Banelco now charging 11 pesos - Any experience with HSBC?

thomashobbs

Registered
I used to work at a large bank and so I know for a fact that their foreign currency desks pay something like 0.2% to change money. If Citibank is charging their retail customers 3% on transactions that's a 15x mark-up.

Citi and HSBC are the only banks with branches both here and in the US. Citi is a total disaster but HSBC seems to be pretty competently run and their whole marketing touts them as a global bank. I currently have a US-based checking account with First Republic that doesn't add any charges for foreign currency transactions. If you do the math the rate is always within a centavo of the bid price on Ambito Financiero. It sounds like Schwab has a similar type of a account. Most big banks in the US now charge 2-3% on these types of transactions, figuring that most Americans can't do math.

Here is HSBC's page for US-based checking accounts:

http://www.us.hsbc.com/1/2/3/personal/checking?code=WES0002564&WT.ac=HBUS_WES0002564

According to the page none of their accounts charge for using HSBC ATM's [I wonder if they mean globally or just New York state?]. The page mentions nothing about foreign currency charges. I've contacted their customer service and I'll post their response here.

Of course you can always bring in $9,999 in cash. Then you can buy pesos at the Ask price [or even higher if you know a good, trustworthy arbolito]. It doesn't seem worth it for the theft-risk, however.
 

citygirl

Registered
Well..ever since the switch to the new charges, I can't use my Citibank ATM card at 90% of the ATMs here. I am calling Citi now to find out what the problem is. I don't see how one is related to the other but the timing is exact.

Grrrrrr.

Edited to say Citi has no idea why my card is no longer accepted but as of now - no go at Galicia, Santander and HSBC. Really, really annoying.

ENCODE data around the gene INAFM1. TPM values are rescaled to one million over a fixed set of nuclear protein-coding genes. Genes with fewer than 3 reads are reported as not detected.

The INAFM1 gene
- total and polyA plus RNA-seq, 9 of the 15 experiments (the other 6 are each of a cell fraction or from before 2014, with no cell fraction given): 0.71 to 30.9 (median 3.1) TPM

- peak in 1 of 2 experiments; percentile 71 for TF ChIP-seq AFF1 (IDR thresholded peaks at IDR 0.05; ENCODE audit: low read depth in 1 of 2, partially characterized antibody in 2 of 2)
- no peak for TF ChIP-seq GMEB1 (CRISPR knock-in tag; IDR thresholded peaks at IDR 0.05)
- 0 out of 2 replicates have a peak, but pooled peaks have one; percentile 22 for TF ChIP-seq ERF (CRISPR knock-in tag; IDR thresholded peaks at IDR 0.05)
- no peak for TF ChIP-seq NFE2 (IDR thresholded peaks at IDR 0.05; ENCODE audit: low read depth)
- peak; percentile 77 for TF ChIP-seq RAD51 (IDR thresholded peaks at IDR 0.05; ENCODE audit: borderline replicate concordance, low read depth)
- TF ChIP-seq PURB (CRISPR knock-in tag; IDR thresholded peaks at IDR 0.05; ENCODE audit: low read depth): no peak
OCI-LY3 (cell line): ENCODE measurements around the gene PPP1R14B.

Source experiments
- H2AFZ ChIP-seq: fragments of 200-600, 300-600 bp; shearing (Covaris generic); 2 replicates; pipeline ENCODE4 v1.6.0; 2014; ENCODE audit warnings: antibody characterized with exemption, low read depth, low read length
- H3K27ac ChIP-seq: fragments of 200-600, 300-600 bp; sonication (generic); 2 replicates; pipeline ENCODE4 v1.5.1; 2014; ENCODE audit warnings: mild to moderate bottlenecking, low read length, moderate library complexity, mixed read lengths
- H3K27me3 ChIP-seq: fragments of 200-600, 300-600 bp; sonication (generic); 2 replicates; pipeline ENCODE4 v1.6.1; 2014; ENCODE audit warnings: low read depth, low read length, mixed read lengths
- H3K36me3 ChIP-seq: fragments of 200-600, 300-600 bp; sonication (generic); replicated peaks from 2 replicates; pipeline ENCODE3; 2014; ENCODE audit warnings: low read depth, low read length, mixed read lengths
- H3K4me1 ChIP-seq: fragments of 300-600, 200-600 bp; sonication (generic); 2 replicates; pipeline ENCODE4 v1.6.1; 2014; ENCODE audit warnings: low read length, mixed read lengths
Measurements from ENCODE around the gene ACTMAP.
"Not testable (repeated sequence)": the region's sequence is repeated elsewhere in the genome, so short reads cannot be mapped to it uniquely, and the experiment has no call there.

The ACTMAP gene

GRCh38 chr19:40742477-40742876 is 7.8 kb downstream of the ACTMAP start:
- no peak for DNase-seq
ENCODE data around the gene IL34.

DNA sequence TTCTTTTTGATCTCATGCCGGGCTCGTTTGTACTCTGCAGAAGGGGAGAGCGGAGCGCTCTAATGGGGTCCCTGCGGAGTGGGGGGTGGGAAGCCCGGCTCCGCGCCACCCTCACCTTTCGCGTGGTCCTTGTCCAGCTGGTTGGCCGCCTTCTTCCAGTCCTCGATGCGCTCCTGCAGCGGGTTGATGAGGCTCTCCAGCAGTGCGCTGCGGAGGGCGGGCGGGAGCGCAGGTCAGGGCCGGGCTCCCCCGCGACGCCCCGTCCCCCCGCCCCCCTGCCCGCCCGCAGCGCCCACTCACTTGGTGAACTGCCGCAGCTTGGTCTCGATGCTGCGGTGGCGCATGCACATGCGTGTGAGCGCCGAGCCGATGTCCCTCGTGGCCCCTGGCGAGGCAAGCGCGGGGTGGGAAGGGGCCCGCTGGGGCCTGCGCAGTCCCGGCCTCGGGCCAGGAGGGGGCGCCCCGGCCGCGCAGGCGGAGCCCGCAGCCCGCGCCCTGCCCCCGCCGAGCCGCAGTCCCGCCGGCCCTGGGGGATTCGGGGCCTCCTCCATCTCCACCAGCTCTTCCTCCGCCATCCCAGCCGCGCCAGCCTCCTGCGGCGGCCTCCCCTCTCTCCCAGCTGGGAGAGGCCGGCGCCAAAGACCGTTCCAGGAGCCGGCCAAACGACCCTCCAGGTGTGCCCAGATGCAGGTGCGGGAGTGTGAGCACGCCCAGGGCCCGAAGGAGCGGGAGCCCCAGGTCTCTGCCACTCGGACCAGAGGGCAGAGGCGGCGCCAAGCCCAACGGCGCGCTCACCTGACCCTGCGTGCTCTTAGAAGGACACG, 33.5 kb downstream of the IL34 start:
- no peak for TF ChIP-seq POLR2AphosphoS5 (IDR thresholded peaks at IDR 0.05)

Kyra

Registered
Hmm, I'be been reading a lot about this 11 peso fee, but somehow I've never seen it! And I withdraw money almost every day...am I just lucky, or does it not always say: "We will charge you 11 pesos for this" on the ATM screen?
 

thomashobbs

Registered
Kyra - please let us know which banks!!!

Anyway, here's the response I got from HSBC's US customer service. Bottom line: they charge 3% just like everyone else. With my current account which charges nothing, paying 11 pesos is roughly 2% on 600 pesos so I'm still better off with my current account. Looking at this philosphically, an extra 2% on everything is like, what? 2 months worth of inflation.

HSBC's Response:

When traveling outside the U.S., your ATM card, HSBC credit card or HSBC
Debit MasterCard can be used at any ATM displaying the CIRRUS or
MasterCard logo as noted on your card to withdraw funds. Not all
savings accounts can be accessed outside of the U.S. As such, it is
recommended that you open a checking account before traveling. To
locate an ATM worldwide, please visit www.mastercard.com.

If you choose an ATM not within the HSBC network, a $1.50 fee may be
deducted from the account you withdraw from depending on your banking
relationship at HSBC. You may also be charged a fee from the institution
you choose to withdraw the funds from. The amount of the fee is
normally posted on the ATM. By using a non- HSBC ATM, you agree to
HSBC's fee and the fee charged by the institution.